Pros: This is theatre at its most elementary: all there is on stage is actors and a few props. It’s great to see acting being focused on rather than masked by gimmicks.
Cons: Although most of the new writing was good, the pieces did not all last the same amount of time: some were too short and some were too long.
I’m usually quite apprehensive when it comes to theatres above a pubs. I’ve been to several and the quality varies from venue to venue. One thing I do notice is that whenever I go to see a show above a pub, I feel like the venue is just too small. Entering the Savoy Tup, I was joyfully greeted by the host as she marked an E on my hand and allowed me to walk in. Walk in to where? It seemed that I was basically walking into a pub. I’m not one to jump the gun, so I decided that I would give it the benefit of the doubt. The audience was spread across the room on chairs, bar stools and sofas. I was seated on a non-ergonomic bar stool.
The show began with a word from Liam, the host of the night as well as director and producer of the show, who acted as compere for the performance of Bare Essentials. He introduced the title of every play and had the arduous task of keeping us entertained whilst there was a change over. He did a fantastic job: jolly and witty, he kept the pace of the entire evening.
The night consisted of six new pieces of writing, some were short plays and others were extracts of longer plays. Their themes included life, love, facebook, tight-rope walking, science fiction and letting go. Although they were generally good pieces, some plays were short and the pieces which you wanted to end ended up being the longest. This frustrated me, as it would have been much nicer to watch same length performances throughout the evening.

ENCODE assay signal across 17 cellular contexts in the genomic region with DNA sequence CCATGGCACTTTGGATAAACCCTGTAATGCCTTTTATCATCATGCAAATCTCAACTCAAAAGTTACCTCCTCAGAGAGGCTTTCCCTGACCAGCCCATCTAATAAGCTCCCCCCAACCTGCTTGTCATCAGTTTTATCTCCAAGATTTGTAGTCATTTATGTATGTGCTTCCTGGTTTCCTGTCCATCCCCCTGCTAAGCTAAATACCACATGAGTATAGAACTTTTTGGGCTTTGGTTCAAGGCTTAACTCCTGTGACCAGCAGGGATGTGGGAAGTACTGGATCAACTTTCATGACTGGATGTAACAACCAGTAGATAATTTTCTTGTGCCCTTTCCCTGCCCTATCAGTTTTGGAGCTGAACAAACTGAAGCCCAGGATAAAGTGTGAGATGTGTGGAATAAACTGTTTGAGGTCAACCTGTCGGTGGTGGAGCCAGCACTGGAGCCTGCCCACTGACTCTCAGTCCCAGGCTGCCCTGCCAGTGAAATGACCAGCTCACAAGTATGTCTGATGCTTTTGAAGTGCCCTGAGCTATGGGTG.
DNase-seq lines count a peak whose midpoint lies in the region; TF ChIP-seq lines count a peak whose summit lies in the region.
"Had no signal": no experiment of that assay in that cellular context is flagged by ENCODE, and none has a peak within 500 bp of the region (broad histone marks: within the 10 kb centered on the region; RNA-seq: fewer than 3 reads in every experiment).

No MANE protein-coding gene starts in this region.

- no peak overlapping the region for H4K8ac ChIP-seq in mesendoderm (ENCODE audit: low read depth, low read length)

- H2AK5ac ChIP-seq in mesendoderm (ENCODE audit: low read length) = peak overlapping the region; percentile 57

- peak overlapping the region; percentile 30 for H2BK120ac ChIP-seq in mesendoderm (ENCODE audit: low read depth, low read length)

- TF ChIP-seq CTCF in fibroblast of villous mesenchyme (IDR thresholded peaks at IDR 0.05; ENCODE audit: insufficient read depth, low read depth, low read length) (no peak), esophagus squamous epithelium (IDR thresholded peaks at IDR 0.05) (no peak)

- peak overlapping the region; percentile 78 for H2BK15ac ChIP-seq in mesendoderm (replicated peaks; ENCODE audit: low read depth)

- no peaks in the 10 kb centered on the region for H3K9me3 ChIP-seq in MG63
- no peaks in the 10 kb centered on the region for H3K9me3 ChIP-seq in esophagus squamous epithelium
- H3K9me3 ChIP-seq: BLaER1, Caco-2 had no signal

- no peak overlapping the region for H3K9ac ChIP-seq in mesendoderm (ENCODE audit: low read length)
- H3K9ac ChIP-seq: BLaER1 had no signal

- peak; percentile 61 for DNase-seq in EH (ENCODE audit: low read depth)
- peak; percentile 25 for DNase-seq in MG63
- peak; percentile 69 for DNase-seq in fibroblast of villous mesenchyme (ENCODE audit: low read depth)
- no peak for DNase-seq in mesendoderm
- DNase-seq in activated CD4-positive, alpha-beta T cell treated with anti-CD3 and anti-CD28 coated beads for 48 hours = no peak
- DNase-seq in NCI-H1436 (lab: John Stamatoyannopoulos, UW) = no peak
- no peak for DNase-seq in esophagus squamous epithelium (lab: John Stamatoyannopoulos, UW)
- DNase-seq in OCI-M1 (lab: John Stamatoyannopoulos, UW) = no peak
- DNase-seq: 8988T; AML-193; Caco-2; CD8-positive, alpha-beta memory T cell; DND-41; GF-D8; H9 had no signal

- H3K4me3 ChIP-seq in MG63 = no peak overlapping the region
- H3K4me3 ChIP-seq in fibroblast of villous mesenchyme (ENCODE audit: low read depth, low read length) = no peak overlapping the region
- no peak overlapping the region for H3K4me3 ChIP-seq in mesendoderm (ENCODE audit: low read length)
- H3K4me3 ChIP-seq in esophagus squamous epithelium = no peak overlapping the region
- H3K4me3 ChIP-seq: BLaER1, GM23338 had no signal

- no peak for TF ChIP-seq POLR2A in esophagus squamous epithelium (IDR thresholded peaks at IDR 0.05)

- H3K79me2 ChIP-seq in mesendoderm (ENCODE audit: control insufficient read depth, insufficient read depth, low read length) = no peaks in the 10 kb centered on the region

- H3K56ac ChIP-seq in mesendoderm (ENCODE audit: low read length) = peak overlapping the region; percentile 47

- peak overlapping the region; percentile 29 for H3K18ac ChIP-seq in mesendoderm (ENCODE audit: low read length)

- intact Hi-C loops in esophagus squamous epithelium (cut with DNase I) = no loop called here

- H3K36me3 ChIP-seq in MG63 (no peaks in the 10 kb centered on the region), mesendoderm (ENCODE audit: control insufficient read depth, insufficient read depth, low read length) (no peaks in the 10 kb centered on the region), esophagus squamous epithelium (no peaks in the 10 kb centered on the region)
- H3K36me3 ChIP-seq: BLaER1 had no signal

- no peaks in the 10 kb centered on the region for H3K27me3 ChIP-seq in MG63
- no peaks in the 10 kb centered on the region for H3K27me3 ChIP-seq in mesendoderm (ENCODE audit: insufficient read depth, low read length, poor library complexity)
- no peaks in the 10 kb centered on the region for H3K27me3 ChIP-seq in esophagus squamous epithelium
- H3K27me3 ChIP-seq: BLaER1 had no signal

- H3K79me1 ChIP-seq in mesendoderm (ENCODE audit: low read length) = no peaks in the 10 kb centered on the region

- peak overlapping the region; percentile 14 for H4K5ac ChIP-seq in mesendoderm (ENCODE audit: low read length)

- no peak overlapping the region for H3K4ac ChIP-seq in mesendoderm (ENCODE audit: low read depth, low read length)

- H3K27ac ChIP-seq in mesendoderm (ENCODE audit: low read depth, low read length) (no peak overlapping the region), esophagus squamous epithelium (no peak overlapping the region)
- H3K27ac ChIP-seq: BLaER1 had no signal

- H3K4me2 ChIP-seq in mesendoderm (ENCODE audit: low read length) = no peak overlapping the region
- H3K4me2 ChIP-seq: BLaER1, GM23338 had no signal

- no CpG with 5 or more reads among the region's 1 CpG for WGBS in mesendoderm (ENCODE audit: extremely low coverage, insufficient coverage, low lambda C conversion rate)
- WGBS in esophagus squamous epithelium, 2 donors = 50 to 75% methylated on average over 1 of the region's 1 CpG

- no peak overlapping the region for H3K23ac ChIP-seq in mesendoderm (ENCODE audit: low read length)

That being said there were some very good pieces. One of my favourites was Going Viral, a play set in the near future. It’s a child’s 15th birthday and the parents have a surprise for her: a Facebook account. As the play unravels, we find out that the child is actually an internet sensation because of her lisp. The writing was fluid with great comedy and it was very relevant. It was beautifully carried by all actors but notably Laurie Harrington, who was a fantastic character actress as the mother and had me laughing out loud throughout.
Another play worth mentioning is Thin Air, written by Tom Coash. Set on top of a tightrope, Bird tells us about the art of tightroping. This is the only play where I felt there was a true arc; beginning, middle and end. The actress Freya Parsons transported us on a journey and a couple of times I forgot all she was doing was standing on a chair.
Finally I have to give credit to the play with one of the longest names I have come across: How to Murder Someone and Make Sure They’re Absolutely, Definitely Dead by Matthew Smith. Although the title is somewhat melodramatic, the content is not. Smith develops each character sensationally and manages to mask a dark undertone with some very funny comedy. Kudos should be given to the actors, mainly Jonathan Whitaker who played the role of psychotic lover with perfect precision.
Overall this was a really fun evening. Although some of the writing was somewhat mixed, the acting was of a very high standard. If you like new writing, an intimate surrounding and a cheap night, then this is for you!
Authors: Tracy Harris, Dusty Wilson, Brandon Crose, Tom Coash, Dan Horrigan, Matthew Smith.
Directors: Liam Fleming, Rachael Owens, Michela Frances Neal, Jonathan Woodhouse.
Producer: Encompass Productions
Booking Until: The show has now finished its run.